That bill passed the House on March 21 and the Senate on March 28.

Gaines’ House District 120 includes Bogart and Marswood Hall precincts in Oconee County, and Wiedower’s 121 House District includes the remaining six precincts in the county.

Reifsteck said Gaines and Wiedower, along with Sen. Bill Cowsert, whose 46th Senate District includes all of Oconee County, had met on Dec. 14, 2023, with School Board Chair Kim Argo, Board Member and Legislative Liaison Tim Burgess, and Superintendent Jason Branch.

Reifsteck said she knew about the meeting because there was an “Instagram Post” of a picture of those six participants in the meeting, “but they did not make the legislation that they were working on available to the public.”

Reifsteck said that the Georgia Open Meetings Act requires that “all meetings shall be open to the public. All votes at any meeting shall be taken in public.”

“I’m here to ask, Reifsteck said, “when did the School Board meet about this? And when did the School Board vote about this?”

Initial Exchange With Ransom

“There is a published report of Mr. Ransom stating in a telephone conversation that the Board also had discussed increasing the salaries of Board members,” Reifsteck said.

“He said the Board decided not to ask for that legislation at this time, quote, because we had the other things that we were more interested in getting passed, end quote,” Reifsteck said.

“So I have to ask: When did this discussion take place?” Reifsteck asked. “How was Mr. Burgess able to express the sentiments of the Board to our legislators, and how do we know what the sentiments of the Board are if there was never any discussion or vote?”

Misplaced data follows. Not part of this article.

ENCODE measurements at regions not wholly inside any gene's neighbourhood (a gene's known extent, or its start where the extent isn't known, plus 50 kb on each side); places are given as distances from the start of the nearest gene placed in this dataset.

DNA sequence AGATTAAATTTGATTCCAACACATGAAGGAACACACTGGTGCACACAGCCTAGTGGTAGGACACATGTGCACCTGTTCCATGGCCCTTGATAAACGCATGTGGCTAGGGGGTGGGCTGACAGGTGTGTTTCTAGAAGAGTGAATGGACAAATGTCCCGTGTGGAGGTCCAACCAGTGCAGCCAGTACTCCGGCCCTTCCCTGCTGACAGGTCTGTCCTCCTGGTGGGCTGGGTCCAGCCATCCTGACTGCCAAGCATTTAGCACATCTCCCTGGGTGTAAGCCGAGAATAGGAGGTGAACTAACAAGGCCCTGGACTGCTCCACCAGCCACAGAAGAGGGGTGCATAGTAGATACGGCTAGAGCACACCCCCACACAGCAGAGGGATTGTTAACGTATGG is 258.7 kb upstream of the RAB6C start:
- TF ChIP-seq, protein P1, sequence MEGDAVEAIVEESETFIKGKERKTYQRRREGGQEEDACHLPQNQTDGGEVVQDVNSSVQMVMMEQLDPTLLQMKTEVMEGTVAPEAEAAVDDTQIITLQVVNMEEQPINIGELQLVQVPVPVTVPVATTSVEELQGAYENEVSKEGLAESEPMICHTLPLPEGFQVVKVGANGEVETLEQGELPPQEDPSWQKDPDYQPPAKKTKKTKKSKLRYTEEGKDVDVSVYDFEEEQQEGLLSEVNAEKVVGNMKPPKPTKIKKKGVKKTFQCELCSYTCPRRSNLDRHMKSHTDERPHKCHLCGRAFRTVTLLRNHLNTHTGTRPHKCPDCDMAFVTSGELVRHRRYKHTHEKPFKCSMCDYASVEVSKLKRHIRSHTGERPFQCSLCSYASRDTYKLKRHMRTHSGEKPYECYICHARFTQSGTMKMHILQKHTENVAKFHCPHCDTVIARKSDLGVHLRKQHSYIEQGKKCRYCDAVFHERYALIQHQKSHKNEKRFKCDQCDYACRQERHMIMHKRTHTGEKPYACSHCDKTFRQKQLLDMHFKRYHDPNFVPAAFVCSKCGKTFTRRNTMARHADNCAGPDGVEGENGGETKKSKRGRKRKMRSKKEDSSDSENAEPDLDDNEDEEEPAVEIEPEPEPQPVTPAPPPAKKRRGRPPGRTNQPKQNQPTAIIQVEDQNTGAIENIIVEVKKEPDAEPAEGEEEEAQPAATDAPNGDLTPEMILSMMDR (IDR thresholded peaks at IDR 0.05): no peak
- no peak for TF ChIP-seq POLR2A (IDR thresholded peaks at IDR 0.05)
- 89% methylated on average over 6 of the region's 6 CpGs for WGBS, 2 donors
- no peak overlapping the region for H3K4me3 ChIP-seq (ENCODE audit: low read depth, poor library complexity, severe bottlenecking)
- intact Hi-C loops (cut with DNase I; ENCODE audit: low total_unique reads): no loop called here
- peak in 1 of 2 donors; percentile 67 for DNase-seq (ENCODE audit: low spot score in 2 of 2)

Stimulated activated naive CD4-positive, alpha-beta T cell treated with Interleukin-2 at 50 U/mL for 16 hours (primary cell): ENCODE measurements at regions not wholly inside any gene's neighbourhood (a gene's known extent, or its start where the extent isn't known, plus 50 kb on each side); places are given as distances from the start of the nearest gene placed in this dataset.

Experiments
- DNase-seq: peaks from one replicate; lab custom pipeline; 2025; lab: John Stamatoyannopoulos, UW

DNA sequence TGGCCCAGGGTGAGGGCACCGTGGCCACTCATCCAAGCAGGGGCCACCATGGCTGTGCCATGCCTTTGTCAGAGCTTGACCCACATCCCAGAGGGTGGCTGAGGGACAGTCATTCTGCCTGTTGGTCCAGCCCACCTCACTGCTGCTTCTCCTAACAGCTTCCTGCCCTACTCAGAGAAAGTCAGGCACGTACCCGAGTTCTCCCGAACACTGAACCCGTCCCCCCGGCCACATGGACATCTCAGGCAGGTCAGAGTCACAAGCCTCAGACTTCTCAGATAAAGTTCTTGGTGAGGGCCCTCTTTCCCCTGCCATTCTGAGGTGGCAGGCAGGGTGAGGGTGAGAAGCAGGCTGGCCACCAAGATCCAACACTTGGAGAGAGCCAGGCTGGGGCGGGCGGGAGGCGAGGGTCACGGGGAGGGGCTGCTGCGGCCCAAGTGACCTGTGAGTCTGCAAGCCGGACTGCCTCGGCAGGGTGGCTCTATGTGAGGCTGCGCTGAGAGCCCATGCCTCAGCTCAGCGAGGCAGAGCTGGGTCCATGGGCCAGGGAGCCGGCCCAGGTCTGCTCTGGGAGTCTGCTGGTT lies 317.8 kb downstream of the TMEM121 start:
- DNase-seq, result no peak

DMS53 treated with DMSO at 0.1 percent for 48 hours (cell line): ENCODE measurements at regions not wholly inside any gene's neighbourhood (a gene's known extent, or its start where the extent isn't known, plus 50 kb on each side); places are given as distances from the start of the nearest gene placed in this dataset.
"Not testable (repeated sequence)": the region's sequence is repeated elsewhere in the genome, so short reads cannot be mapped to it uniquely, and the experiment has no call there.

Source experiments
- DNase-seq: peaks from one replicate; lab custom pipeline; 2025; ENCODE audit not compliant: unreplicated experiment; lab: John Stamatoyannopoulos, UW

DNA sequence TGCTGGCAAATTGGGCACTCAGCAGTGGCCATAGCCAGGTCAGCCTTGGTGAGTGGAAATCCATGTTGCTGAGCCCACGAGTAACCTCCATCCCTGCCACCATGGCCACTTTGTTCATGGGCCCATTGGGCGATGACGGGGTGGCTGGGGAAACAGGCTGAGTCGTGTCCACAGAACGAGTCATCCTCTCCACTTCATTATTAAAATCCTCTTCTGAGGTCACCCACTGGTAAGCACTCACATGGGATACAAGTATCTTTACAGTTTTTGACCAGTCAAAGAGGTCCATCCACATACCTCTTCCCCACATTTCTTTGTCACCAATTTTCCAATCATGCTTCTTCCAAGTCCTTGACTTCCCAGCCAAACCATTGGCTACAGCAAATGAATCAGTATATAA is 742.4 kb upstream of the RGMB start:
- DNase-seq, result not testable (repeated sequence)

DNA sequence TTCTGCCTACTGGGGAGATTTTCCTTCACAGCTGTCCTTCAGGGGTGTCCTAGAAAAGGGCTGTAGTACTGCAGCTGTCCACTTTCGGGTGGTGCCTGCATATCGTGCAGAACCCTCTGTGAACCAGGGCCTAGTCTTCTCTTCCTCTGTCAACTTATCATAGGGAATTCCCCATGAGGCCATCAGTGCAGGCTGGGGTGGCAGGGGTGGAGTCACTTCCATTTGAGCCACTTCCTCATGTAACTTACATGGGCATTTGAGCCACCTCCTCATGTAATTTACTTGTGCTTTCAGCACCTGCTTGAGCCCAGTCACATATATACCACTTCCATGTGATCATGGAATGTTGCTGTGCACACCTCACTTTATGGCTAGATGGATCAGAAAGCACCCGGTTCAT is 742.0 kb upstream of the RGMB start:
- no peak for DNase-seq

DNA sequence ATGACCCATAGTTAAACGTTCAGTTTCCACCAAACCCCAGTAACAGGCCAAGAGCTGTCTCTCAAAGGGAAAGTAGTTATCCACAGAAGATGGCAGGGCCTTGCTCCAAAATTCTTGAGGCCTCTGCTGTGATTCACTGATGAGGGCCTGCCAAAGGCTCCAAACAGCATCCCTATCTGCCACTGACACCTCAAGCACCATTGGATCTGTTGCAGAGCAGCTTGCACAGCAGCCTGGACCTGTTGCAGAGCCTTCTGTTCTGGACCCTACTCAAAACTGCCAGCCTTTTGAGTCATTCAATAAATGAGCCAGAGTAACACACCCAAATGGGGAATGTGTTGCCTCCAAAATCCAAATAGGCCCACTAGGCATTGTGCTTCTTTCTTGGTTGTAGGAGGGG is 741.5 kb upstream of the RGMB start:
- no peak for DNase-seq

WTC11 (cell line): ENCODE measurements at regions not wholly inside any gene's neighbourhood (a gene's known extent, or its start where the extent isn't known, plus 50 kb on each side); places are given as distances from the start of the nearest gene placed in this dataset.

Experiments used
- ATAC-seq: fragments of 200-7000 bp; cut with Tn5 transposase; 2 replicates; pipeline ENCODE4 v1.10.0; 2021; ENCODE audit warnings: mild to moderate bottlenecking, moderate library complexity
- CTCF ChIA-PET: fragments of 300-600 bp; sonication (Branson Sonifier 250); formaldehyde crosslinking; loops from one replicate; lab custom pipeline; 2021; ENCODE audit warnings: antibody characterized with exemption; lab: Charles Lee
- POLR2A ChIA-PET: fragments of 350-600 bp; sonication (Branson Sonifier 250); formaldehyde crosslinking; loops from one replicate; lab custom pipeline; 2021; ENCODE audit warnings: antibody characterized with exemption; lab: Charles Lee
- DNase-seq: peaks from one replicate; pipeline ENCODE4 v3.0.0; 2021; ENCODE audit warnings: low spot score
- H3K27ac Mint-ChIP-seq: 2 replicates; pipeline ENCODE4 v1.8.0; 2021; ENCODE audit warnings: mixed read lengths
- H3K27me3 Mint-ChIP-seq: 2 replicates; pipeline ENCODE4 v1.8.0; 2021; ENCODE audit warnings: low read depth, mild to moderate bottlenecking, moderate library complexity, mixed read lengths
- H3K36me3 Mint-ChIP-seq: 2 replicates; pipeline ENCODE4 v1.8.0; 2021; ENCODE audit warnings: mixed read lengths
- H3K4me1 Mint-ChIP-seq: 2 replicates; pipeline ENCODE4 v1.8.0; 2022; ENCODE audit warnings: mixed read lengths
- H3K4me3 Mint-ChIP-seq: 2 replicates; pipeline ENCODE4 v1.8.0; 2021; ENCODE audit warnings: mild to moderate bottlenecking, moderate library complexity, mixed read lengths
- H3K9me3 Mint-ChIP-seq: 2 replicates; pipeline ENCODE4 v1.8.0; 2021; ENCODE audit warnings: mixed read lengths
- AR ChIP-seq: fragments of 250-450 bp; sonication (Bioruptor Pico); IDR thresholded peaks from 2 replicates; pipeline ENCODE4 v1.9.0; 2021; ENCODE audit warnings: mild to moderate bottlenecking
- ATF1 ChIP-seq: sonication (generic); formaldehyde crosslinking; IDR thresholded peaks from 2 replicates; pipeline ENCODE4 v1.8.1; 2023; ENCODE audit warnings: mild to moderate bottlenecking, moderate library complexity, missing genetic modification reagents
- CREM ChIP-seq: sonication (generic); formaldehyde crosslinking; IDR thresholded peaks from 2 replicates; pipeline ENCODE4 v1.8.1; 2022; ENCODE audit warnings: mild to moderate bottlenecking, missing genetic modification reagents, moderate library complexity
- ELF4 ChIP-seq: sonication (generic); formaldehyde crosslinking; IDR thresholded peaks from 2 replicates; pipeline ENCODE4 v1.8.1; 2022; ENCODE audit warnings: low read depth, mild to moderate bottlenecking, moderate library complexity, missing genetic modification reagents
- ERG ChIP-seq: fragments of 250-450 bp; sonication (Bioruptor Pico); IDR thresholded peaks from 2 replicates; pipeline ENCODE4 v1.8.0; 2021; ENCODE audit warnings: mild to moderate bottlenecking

“And why was this never voted on?” she continued.

“I think the actual quote was, it wasn’t a priority to raise School Board salaries,” Ransom said when Reifsteck paused. “And it wasn’t a vote to pass legislation, it was to put it on the ballot for voting purposes in the general election.”

“When was the vote?”Reifsteck asked.

“The vote will come up in the General Election,” Ransom said. “It’s not a.”

“When was the School Board vote, though?” Reifsteck interrupted.

“There was not one,” Ransom said. “It’s put on the ballot as a resolution.”

Ransom And Reifsteck Continue

“It’s my understanding, according to what I just said about the Open Meetings Act, that you all you needed to have discussion and vote on something,” Reifsteck said. “There was a discussion, but there was no vote here,” she added.

Reifsteck And Ransom 2

“There was no action taken by the School Board,” Ransom said. “There was action taken by our state representatives.”